50 Of The Best Bird Memes Posted OnlineInterview
We’re going to make your hearts soar and make you so chipper, you’ll be flying above your everyday problems. Our nature and animal-loving team here at Bored Panda has searched the wilds of the internet to bring you the very best, funniest, and featheriest bird memes that you’ll want to share with all of your pals.
As you’re scrolling down into this lovely aviary kingdom that we’ve created for you, give your fave birds a sweet boop on the beak with a good ol’ upvote. Let us know which memes you enjoyed the most. And if you’ve got a bird, birb, borb, or even a chonky blorb at home as a pet, let us know how that’s working out for you.
Something that I secretly dream about is making a meme or two that will go viral and take over the internet. Obviously, things are far easier if you’ve got a photogenic pet to work with. Say, a dashing-looking bird that’s bound to catch the attention of everyone scrolling through their social media feeds.
Then, you just need a few catchy words or phrases to round your meme out, and boom—you’ve got an instant meme sensation. But taking that perfect picture... now that's a challenge.
We might love birds a lot, but looking at them on the screen and out in the wild is a vastly different experience. And photographing them is a whole other ball game entirely. I wanted to learn a bit about how we should behave when we find wild birds, so I reached out to the friendly team at 'Help Wildlife,' a British charity-run advice website. I also had a lovely chat about taking pictures of birds with professional pet photographer Karen Weiler who was kind enough to explain how to get the perfect shot.
A representative of the 'Help Wildlife' team told Bored Panda that it's best to enjoy birds from a distance. "They offer a lot with their lovely looks and gorgeous songs so we can get a lot of pleasure from them without interacting directly," they said. Read on for both interviews to get some spot-on advice about feeding wildlife, which bird species might be vulnerable, what we can all do to pitch in and help our local wild birds flourish, and how we can take the best possible photos of animals.
According to 'Help Wildlife,' there are a few "golden rules" that we should live by when it comes to feeding wild animals. "Make sure it's something healthy, don't feed so much that they become dependent on people, always keeping in mind you won't be the only ones feeding them, and don't let them associate people with food. It's best for their survival that they remain independent and don't start approaching people for food," they told Bored Panda what we should all keep in mind.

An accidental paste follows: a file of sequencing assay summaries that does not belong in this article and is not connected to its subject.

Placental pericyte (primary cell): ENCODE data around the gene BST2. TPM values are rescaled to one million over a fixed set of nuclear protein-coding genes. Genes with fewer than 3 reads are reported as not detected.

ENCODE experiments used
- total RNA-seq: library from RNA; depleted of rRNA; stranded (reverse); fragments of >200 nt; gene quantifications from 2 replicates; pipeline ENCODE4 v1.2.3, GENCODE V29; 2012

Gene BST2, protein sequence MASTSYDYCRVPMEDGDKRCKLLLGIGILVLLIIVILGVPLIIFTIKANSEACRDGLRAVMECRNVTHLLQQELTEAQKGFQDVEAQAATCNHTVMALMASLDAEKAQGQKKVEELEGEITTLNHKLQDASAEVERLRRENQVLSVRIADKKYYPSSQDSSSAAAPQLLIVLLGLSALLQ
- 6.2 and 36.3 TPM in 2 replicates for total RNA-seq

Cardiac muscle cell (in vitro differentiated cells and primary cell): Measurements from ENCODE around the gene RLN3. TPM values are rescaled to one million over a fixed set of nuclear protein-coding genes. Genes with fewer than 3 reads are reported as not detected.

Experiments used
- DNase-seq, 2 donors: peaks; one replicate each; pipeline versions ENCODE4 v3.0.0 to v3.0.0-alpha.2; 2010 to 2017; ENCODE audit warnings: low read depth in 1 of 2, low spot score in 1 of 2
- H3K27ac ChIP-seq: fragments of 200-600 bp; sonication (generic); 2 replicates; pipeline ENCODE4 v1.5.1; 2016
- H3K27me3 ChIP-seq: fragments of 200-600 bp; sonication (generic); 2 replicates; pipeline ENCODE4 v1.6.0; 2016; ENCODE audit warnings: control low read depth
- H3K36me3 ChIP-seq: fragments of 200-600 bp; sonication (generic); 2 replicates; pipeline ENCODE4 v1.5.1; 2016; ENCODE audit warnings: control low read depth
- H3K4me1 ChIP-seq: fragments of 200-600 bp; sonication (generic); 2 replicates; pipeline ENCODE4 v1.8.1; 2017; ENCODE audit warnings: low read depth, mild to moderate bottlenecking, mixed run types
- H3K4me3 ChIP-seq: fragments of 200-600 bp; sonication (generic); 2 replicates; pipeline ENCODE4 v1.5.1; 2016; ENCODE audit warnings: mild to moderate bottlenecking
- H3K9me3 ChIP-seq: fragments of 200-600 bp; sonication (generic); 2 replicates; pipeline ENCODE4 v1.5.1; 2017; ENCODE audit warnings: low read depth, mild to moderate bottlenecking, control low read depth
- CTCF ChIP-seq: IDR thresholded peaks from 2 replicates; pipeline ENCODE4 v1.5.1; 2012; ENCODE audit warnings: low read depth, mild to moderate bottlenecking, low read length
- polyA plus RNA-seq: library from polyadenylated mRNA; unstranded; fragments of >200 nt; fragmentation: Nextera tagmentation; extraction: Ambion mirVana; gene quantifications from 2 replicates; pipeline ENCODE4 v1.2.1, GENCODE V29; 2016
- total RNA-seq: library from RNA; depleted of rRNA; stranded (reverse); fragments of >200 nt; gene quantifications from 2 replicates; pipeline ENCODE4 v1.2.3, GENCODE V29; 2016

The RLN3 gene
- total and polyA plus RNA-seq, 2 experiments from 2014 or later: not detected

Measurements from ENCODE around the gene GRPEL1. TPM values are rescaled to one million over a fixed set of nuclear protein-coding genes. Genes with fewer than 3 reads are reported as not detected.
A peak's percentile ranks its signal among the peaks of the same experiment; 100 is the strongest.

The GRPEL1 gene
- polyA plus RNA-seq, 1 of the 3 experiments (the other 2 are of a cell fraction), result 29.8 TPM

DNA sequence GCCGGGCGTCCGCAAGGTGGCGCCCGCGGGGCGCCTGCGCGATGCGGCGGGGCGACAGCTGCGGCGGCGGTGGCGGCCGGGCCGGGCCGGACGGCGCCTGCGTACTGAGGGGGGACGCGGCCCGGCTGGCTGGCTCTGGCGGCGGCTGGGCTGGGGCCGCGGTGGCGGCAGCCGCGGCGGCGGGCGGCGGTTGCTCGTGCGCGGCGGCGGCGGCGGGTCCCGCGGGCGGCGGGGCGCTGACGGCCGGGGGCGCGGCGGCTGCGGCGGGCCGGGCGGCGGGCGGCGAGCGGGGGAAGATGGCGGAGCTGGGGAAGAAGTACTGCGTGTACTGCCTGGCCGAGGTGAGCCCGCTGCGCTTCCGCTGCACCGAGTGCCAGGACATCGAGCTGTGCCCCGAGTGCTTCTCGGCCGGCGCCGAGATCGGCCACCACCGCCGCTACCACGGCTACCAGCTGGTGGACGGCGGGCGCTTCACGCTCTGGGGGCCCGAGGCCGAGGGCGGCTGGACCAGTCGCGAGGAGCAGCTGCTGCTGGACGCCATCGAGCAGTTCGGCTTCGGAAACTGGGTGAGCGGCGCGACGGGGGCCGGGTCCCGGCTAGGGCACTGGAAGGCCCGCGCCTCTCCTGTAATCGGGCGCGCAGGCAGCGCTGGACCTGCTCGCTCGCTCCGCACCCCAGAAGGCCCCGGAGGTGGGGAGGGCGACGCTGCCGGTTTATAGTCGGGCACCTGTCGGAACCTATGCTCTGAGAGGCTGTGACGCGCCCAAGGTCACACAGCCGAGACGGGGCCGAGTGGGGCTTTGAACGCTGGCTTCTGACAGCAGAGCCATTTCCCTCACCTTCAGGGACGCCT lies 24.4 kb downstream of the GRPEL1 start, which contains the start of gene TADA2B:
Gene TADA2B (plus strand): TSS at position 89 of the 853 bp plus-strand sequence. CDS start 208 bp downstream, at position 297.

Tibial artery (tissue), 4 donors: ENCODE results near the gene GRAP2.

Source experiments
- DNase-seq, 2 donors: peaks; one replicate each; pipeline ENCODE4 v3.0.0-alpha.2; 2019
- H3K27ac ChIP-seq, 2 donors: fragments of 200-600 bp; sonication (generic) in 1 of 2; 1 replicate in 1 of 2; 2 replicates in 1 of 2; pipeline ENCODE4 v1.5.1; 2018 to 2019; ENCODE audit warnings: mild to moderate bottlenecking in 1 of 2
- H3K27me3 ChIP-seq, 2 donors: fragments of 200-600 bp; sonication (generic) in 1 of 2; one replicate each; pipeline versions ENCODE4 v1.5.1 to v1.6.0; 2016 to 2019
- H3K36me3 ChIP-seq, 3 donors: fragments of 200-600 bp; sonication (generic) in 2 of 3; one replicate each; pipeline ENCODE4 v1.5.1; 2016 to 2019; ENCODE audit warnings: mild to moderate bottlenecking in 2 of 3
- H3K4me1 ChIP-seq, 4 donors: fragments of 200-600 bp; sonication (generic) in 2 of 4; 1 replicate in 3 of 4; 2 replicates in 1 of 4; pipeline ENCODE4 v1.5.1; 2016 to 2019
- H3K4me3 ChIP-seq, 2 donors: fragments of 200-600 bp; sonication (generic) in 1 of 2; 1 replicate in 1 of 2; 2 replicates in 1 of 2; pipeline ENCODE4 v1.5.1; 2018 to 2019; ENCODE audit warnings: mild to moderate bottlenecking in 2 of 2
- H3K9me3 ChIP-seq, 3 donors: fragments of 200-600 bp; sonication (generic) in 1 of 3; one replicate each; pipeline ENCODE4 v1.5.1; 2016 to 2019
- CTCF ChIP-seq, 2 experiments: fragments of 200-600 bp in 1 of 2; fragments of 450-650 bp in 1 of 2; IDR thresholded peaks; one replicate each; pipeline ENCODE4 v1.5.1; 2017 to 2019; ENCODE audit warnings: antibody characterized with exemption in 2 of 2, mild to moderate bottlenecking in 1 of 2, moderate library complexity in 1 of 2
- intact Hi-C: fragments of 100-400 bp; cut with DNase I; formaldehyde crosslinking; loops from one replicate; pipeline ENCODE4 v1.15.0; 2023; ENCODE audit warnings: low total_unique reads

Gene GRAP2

I was also interested to find out more about vulnerable endangered bird species. The 'Help Wildlife' representative noted that we might be surprised to learn the truth about some species. "Which bird species are vulnerable will depend on where you live but it may not be the birds you think. Here in the UK, for example, starlings and gulls are pretty ubiquitous but both types of birds are experiencing declines in numbers," they said. However, we shouldn't care only about the birds whose populations are under threat—all birds should matter to us.
"Our ethos, though, is that all bird lives are important regardless of how common or rare they are. They all have their value as individuals and they all have an important role to play in the ecosystem. To protect wildlife, try to create a natural environment on your patch of earth. Let your grass grow, plant wildflowers, create natural areas in your garden like log piles and ponds. All these encourage insects which are an important food source for many bird species," they shared.
Meanwhile, professional pet photographer Karen was kind enough to share with me her approach to taking photos of animals. "My approach is to find ways to communicate with the animal in such a way that they understand what is being asked of them and that they feel happy to do it. So, that part is the same no matter what species I meet," she said that whether it's a dog or a cat or a bird, the core of what lies at her photography philosophy doesn't budge.